I leave for WisCon in a couple of days, and I wanted to revisit something I wrote while at WisCon 2006. To understand this, there are a few things I should tell my readers who aren’t familiar with science fiction.
James Tiptree, Jr., whose real name was Alice Sheldon, was one of the best science fiction writers in the history of the genre; she died by suicide in 1987. Because her gender wasn’t known until long after she’d become well-known, and because she addressed gender issues in her fiction, the Tiptree Award is named for her.
Carol Emshwiller is one of the most interesting writers in the sf genre. She’s now in her eighties. The collection of her stories to which I refer was published in 1974. Samuel R. Delany is another top writer and scholar in the field.
Friends of mine came to WisCon this year for the first time, and decided they wanted to contribute something handmade to the Tiptree Auction. Once their item was out on display in the art room, they brought me by to see it. While I was there I looked at the other things.
Towards the end of the table, I found a manila folder, whose tag said something like “fan letter.” I opened it.
My heart stopped, or my breathing, or something. I found myself reading it aloud, slowly. It was beautifully written, a gushing fan letter full of complex clauses and humor and self-deprecation and admiration for Carol Emshwiller’s collection Joy in Our Cause. The letter was dated, if I remember right, 24 May 75. It had been written by James Tiptree, Jr., or “Tip.” Her signature was at the bottom, her perfectly ordinary home address embossed on the top corner. She had gotten Carol’s address from the SFWA directory, she said. Carol would laugh, she said, seeing how she rationed the book out. Carol didn’t have to feel obligated to reply, she could send the letter to her circular file if she wanted. There was a small stain from coffee, perhaps, and a creased corner. I touched it. It struck me more forcefully, physically, than the first time I touched a genuine archaeological artifact.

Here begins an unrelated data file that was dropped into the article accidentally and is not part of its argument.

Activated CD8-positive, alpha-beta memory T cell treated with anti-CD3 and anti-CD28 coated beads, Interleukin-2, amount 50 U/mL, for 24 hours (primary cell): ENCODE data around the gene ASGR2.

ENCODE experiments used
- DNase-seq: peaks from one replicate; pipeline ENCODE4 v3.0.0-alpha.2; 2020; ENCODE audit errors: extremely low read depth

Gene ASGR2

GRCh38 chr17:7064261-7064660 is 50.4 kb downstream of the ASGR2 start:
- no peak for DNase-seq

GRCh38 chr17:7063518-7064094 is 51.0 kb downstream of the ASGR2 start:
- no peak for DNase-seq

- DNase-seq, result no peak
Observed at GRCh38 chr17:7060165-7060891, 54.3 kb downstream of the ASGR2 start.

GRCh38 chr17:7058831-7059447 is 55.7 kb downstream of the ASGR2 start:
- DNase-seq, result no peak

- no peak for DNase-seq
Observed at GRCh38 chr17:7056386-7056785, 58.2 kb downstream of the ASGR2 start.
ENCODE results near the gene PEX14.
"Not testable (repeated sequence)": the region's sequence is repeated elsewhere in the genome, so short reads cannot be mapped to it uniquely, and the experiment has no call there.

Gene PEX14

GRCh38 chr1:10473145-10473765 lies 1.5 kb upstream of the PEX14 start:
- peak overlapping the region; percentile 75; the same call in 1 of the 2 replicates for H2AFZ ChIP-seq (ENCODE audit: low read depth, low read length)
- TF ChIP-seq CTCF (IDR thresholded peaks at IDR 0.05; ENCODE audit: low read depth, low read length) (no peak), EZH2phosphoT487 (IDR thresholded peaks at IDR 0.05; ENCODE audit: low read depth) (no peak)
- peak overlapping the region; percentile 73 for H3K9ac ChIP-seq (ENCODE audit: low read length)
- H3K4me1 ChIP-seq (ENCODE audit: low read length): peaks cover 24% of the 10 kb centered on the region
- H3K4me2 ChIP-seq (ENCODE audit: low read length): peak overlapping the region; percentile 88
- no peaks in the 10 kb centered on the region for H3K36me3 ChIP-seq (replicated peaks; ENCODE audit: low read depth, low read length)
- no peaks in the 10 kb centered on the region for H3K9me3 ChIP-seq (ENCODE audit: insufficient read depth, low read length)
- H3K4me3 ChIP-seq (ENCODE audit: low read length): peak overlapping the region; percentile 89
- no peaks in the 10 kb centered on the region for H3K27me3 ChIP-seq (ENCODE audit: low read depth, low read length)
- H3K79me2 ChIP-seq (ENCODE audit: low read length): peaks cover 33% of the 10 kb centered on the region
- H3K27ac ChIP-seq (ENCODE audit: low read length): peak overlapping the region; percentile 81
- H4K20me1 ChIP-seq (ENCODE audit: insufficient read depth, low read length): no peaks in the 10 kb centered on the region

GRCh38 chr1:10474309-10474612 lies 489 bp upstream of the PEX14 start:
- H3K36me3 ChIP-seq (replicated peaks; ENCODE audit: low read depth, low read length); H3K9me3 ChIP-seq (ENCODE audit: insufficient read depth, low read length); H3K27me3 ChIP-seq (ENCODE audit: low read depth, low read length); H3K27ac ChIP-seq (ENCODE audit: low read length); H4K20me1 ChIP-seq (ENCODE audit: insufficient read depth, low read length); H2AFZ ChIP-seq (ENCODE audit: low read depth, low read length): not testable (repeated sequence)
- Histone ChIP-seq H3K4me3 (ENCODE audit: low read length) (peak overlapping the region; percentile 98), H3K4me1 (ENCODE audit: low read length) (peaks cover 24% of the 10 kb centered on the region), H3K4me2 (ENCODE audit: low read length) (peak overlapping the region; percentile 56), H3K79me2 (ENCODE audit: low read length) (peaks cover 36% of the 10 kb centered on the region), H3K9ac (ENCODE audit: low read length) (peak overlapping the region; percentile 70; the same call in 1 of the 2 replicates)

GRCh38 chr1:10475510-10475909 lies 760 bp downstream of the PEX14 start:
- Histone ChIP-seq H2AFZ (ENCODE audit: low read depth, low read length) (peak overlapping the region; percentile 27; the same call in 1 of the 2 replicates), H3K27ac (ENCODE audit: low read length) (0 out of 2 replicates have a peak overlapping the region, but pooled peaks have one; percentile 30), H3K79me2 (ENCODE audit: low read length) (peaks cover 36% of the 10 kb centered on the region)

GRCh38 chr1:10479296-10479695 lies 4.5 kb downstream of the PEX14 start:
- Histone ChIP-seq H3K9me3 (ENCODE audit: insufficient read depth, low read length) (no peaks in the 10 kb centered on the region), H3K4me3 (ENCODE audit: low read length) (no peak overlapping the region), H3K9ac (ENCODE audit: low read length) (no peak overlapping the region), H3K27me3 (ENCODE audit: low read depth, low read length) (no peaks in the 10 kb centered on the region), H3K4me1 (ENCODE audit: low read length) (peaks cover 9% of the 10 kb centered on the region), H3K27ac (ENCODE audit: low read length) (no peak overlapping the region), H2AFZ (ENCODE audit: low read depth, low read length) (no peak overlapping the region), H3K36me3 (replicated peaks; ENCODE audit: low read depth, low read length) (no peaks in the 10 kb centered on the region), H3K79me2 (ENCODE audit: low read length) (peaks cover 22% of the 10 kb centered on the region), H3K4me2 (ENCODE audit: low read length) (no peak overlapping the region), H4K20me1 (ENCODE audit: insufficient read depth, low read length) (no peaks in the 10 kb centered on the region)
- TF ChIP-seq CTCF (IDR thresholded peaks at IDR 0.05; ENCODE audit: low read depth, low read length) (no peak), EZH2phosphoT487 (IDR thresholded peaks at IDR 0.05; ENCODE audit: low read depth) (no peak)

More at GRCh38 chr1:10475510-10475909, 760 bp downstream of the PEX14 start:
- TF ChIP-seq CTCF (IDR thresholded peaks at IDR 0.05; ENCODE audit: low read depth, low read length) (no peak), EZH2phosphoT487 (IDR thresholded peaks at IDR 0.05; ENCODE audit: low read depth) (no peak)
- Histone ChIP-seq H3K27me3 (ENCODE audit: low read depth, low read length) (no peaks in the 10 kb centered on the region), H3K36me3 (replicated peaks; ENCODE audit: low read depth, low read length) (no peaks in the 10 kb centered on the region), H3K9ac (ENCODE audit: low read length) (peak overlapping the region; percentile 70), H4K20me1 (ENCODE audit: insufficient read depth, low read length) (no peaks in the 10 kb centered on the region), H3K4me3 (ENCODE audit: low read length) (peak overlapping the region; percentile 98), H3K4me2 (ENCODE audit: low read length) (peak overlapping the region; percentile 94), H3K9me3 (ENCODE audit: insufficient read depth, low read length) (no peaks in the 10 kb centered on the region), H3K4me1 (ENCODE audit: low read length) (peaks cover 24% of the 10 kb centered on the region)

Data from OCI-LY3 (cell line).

Later, I dragged several people into the room to see it, without telling them first why. Each time it was like it was new again. That such a thing could be in the world!
Carol never wrote back. She was too overwhelmed, too shy. I went up to her later in the Green Room and thanked her for donating the letter, thanked her for allowing me and the rest of us to see it. First, she said, “Wasn’t it beautifully written?” She said she couldn’t possibly have written anything as lovely in reply. After she read it, she told me, she forgot about the letter. I suggested maybe she’d just been thinking about it in the back of her mind. She said, “No, it was if it had never happened.” I said, “Maybe it was scary.” She said, after a moment’s thought, “Yes, maybe that was it.” She put the letter away, not finding it again until a couple of years ago, “And it was like a new thing.”
Now, Carol said, she would have replied, to thank Alice Sheldon for the lovely letter (or, probably, thanked Tip).
The real end of the conversation, though, was when Chip Delany, across the table, said that he had once gotten a letter from Tip, and it was now lost.